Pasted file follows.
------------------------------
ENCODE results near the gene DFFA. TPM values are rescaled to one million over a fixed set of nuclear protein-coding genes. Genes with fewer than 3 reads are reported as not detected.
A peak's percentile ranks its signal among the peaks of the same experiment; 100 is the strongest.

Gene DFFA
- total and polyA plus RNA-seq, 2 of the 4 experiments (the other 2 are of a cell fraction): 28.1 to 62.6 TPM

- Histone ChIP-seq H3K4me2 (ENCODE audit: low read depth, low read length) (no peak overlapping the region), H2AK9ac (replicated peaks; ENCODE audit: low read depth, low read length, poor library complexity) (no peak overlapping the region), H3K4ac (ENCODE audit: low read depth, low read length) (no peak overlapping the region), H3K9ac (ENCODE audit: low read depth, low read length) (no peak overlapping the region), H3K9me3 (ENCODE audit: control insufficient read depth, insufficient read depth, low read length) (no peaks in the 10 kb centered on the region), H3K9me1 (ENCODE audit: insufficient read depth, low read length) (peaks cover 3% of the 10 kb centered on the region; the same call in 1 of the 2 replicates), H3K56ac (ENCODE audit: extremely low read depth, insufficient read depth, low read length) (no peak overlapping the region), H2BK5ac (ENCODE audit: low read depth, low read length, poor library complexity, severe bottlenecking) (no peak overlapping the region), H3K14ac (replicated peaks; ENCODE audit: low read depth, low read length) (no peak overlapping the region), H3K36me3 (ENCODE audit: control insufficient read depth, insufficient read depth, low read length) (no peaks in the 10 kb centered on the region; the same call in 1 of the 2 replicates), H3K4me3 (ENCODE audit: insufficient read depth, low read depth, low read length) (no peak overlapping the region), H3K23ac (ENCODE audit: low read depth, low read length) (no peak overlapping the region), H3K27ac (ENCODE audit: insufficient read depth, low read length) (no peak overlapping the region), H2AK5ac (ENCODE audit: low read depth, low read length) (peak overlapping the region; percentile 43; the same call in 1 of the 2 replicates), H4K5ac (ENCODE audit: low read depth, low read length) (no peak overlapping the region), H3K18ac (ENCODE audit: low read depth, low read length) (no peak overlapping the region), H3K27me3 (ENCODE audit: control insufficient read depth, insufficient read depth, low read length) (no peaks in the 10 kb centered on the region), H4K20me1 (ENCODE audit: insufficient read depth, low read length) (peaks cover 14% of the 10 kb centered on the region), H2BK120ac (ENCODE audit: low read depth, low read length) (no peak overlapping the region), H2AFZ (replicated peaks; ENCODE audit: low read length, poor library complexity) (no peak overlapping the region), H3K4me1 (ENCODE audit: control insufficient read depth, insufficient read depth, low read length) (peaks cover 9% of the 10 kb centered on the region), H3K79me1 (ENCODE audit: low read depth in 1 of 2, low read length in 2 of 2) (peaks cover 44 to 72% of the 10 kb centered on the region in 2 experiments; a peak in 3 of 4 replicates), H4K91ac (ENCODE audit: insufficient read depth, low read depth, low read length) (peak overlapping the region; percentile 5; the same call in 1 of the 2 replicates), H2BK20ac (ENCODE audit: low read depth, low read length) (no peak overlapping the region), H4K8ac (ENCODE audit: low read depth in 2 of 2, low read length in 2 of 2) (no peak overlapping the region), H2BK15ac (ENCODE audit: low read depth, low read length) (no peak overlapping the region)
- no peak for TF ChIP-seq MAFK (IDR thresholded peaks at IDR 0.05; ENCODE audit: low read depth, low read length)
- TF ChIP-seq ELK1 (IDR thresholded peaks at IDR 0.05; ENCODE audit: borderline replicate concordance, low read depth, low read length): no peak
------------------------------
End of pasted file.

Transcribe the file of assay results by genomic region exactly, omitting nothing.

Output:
ENCODE results near the gene DFFA. TPM values are rescaled to one million over a fixed set of nuclear protein-coding genes. Genes with fewer than 3 reads are reported as not detected.
A peak's percentile ranks its signal among the peaks of the same experiment; 100 is the strongest.

Gene DFFA
- total and polyA plus RNA-seq, 2 of the 4 experiments (the other 2 are of a cell fraction): 28.1 to 62.6 TPM

- Histone ChIP-seq H3K4me2 (ENCODE audit: low read depth, low read length) (no peak overlapping the region), H2AK9ac (replicated peaks; ENCODE audit: low read depth, low read length, poor library complexity) (no peak overlapping the region), H3K4ac (ENCODE audit: low read depth, low read length) (no peak overlapping the region), H3K9ac (ENCODE audit: low read depth, low read length) (no peak overlapping the region), H3K9me3 (ENCODE audit: control insufficient read depth, insufficient read depth, low read length) (no peaks in the 10 kb centered on the region), H3K9me1 (ENCODE audit: insufficient read depth, low read length) (peaks cover 3% of the 10 kb centered on the region; the same call in 1 of the 2 replicates), H3K56ac (ENCODE audit: extremely low read depth, insufficient read depth, low read length) (no peak overlapping the region), H2BK5ac (ENCODE audit: low read depth, low read length, poor library complexity, severe bottlenecking) (no peak overlapping the region), H3K14ac (replicated peaks; ENCODE audit: low read depth, low read length) (no peak overlapping the region), H3K36me3 (ENCODE audit: control insufficient read depth, insufficient read depth, low read length) (no peaks in the 10 kb centered on the region; the same call in 1 of the 2 replicates), H3K4me3 (ENCODE audit: insufficient read depth, low read depth, low read length) (no peak overlapping the region), H3K23ac (ENCODE audit: low read depth, low read length) (no peak overlapping the region), H3K27ac (ENCODE audit: insufficient read depth, low read length) (no peak overlapping the region), H2AK5ac (ENCODE audit: low read depth, low read length) (peak overlapping the region; percentile 43; the same call in 1 of the 2 replicates), H4K5ac (ENCODE audit: low read depth, low read length) (no peak overlapping the region), H3K18ac (ENCODE audit: low read depth, low read length) (no peak overlapping the region), H3K27me3 (ENCODE audit: control insufficient read depth, insufficient read depth, low read length) (no peaks in the 10 kb centered on the region), H4K20me1 (ENCODE audit: insufficient read depth, low read length) (peaks cover 14% of the 10 kb centered on the region), H2BK120ac (ENCODE audit: low read depth, low read length) (no peak overlapping the region), H2AFZ (replicated peaks; ENCODE audit: low read length, poor library complexity) (no peak overlapping the region), H3K4me1 (ENCODE audit: control insufficient read depth, insufficient read depth, low read length) (peaks cover 9% of the 10 kb centered on the region), H3K79me1 (ENCODE audit: low read depth in 1 of 2, low read length in 2 of 2) (peaks cover 44 to 72% of the 10 kb centered on the region in 2 experiments; a peak in 3 of 4 replicates), H4K91ac (ENCODE audit: insufficient read depth, low read depth, low read length) (peak overlapping the region; percentile 5; the same call in 1 of the 2 replicates), H2BK20ac (ENCODE audit: low read depth, low read length) (no peak overlapping the region), H4K8ac (ENCODE audit: low read depth in 2 of 2, low read length in 2 of 2) (no peak overlapping the region), H2BK15ac (ENCODE audit: low read depth, low read length) (no peak overlapping the region)
- no peak for TF ChIP-seq MAFK (IDR thresholded peaks at IDR 0.05; ENCODE audit: low read depth, low read length)
- TF ChIP-seq ELK1 (IDR thresholded peaks at IDR 0.05; ENCODE audit: borderline replicate concordance, low read depth, low read length): no peak